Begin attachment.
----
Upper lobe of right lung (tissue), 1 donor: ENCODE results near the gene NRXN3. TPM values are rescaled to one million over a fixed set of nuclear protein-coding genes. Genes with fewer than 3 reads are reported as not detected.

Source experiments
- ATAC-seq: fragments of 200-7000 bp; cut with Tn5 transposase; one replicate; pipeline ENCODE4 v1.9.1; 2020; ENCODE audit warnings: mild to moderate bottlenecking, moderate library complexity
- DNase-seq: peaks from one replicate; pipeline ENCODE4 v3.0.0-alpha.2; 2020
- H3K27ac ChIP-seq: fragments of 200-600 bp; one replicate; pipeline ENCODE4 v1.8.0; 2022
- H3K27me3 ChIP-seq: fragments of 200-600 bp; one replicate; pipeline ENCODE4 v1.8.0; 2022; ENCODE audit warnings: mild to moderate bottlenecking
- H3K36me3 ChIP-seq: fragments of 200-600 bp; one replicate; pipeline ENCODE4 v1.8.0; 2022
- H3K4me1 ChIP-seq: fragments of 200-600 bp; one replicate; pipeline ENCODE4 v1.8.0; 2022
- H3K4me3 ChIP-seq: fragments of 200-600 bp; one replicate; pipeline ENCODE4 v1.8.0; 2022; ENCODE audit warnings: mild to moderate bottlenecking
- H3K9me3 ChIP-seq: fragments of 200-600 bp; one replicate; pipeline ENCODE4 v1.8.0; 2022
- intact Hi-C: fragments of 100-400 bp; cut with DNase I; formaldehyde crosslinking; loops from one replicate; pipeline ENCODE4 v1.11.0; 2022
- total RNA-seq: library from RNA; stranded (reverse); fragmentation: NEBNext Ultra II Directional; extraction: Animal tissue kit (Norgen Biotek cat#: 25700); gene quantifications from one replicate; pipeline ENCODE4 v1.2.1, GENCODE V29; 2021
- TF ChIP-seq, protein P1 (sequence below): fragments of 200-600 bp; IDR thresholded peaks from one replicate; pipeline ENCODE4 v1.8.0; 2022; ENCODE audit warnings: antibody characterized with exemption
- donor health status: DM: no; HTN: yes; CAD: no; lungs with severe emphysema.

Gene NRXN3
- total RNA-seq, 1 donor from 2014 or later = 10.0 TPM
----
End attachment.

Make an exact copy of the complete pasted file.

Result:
Upper lobe of right lung (tissue), 1 donor: ENCODE results near the gene NRXN3. TPM values are rescaled to one million over a fixed set of nuclear protein-coding genes. Genes with fewer than 3 reads are reported as not detected.

Source experiments
- ATAC-seq: fragments of 200-7000 bp; cut with Tn5 transposase; one replicate; pipeline ENCODE4 v1.9.1; 2020; ENCODE audit warnings: mild to moderate bottlenecking, moderate library complexity
- DNase-seq: peaks from one replicate; pipeline ENCODE4 v3.0.0-alpha.2; 2020
- H3K27ac ChIP-seq: fragments of 200-600 bp; one replicate; pipeline ENCODE4 v1.8.0; 2022
- H3K27me3 ChIP-seq: fragments of 200-600 bp; one replicate; pipeline ENCODE4 v1.8.0; 2022; ENCODE audit warnings: mild to moderate bottlenecking
- H3K36me3 ChIP-seq: fragments of 200-600 bp; one replicate; pipeline ENCODE4 v1.8.0; 2022
- H3K4me1 ChIP-seq: fragments of 200-600 bp; one replicate; pipeline ENCODE4 v1.8.0; 2022
- H3K4me3 ChIP-seq: fragments of 200-600 bp; one replicate; pipeline ENCODE4 v1.8.0; 2022; ENCODE audit warnings: mild to moderate bottlenecking
- H3K9me3 ChIP-seq: fragments of 200-600 bp; one replicate; pipeline ENCODE4 v1.8.0; 2022
- intact Hi-C: fragments of 100-400 bp; cut with DNase I; formaldehyde crosslinking; loops from one replicate; pipeline ENCODE4 v1.11.0; 2022
- total RNA-seq: library from RNA; stranded (reverse); fragmentation: NEBNext Ultra II Directional; extraction: Animal tissue kit (Norgen Biotek cat#: 25700); gene quantifications from one replicate; pipeline ENCODE4 v1.2.1, GENCODE V29; 2021
- TF ChIP-seq, protein P1 (sequence below): fragments of 200-600 bp; IDR thresholded peaks from one replicate; pipeline ENCODE4 v1.8.0; 2022; ENCODE audit warnings: antibody characterized with exemption
- donor health status: DM: no; HTN: yes; CAD: no; lungs with severe emphysema.

Gene NRXN3
- total RNA-seq, 1 donor from 2014 or later = 10.0 TPM